|Memoir by Stan Gotlieb|
(Photo by Diana Ricci)
Welcome To Sunny Greece
Ellen and I crossed the border from Yugoslavia into Greece in August of 1967, and headed for the beach just outside of Thessaloniki (Thessalonica; Salonika: the second largest city, and the northern "capital" of Greek Macedonia). When we pulled our tired, wheezing Hanomag Kombi (a sort of oversized VW van with an undersized Austin A-40 engine) into the campgrounds of Akti Thermaioku, we believed we had at last found heaven. Sun, sand, the beautiful Mediterranean Sea; fresh produce and fish; and a camping store. The space rental was low, our neighbors were pleasant, and there was a bus nearby that went into town.
Near our campsite was a kiosk that sold cigarettes, and staples like salt and sugar. It was run by a bilingual youngster named Milteados Papayoaquim, whom everyone called Miltos. About to enter his last year of high school, Miltos had already been appointed to the Army Medical School, the finest in Greece, both because of his superior grades and test scores, and because his father's boss, a well-connected multi-millionaire who owned the largest chain of sweet shops in Greece, had recommended him. Miltos befriended all the English speakers, and was an endless source of good advice about where to go for this or that.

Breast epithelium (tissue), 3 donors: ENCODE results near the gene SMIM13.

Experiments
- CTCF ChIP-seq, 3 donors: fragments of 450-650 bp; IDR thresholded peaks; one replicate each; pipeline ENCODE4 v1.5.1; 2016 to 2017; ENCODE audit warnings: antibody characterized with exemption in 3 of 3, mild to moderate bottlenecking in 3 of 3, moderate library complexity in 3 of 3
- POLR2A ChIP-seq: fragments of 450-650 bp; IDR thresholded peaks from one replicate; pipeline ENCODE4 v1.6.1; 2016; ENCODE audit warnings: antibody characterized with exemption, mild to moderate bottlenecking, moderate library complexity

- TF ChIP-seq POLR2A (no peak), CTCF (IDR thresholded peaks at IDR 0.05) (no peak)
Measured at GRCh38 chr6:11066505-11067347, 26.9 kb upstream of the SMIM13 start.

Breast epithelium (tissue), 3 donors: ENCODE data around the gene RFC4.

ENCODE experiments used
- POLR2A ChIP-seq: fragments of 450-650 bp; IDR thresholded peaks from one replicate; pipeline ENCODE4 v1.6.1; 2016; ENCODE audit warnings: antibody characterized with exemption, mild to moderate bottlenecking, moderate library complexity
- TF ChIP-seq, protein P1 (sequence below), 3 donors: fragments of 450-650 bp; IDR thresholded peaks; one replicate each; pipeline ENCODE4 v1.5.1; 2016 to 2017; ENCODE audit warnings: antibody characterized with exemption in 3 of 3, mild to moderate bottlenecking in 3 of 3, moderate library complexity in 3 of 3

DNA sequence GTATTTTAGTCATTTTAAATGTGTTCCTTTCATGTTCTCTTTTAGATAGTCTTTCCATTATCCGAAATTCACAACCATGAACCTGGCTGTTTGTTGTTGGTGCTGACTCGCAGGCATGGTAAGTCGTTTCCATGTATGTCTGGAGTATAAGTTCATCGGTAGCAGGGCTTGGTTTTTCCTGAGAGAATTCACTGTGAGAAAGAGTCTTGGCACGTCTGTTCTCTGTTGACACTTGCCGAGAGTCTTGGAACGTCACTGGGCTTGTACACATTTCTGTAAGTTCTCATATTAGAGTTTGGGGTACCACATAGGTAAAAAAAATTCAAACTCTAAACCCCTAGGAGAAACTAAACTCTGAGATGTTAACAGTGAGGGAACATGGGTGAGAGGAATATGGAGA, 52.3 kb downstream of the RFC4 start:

One day, we dropped by to see Miltos. We told him we were leaving soon, on our way to Athens, to the Ministry of Education, to see if we could get jobs teaching English on one of the Greek islands. He was crestfallen. Why, he asked, didn't we stay in Salonika? He could get us jobs, it was no problem. The school where he studied English was always in need of native speakers. He would talk to the Director and get us an appointment for an interview.
Two days later, true to his word, Miltos escorted us into the city, and pointed out the entrance to the school: The Greek American Cultural Institute. We were ushered in to the office of Doctor Arta Svarna, the owner. The ease with which we got our jobs amazed us. We were told to report for work when the school year began, in October, and returned to our campsite for another few weeks of sun and surf.
Arta was an entrepreneur. She owned a few schools in Salonika, and leased or franchised others in the surrounding towns. Ellen spent two of her work days teaching in one of the suburban schools, and I taught in two of the central locations. English was not taught as a foreign language in the public schools, so private schools like the Institute were the only source for EFL instruction. One of our duties as teachers was to collect the fees from the students and turn them in to the head office.
As native speakers, our classes were all "advanced": composition and conversation for fourth and fifth year students. We were not to use any Greek; the students, had already demonstrated proficiency in English sufficient for interaction with a native English speaker. At least that is what we were told.
The reality was quite different. Of an average-sized class of 35 students, perhaps six or eight could correctly string together a sentence of more than six words, either spoken or written. Most had trouble understanding even the simplest of instructions. They were polite, sincere, serious, and almost totally unprepared for their level. What to do? Ellen advised entertaining the students; keeping them amused. That was easy for her to say, she was a trained elementary school teacher. I, on the other hand, had never taught anything – except maybe some bad habits – to anyone. And besides, these kids were PAYING for education, and by gum they ought to be getting one!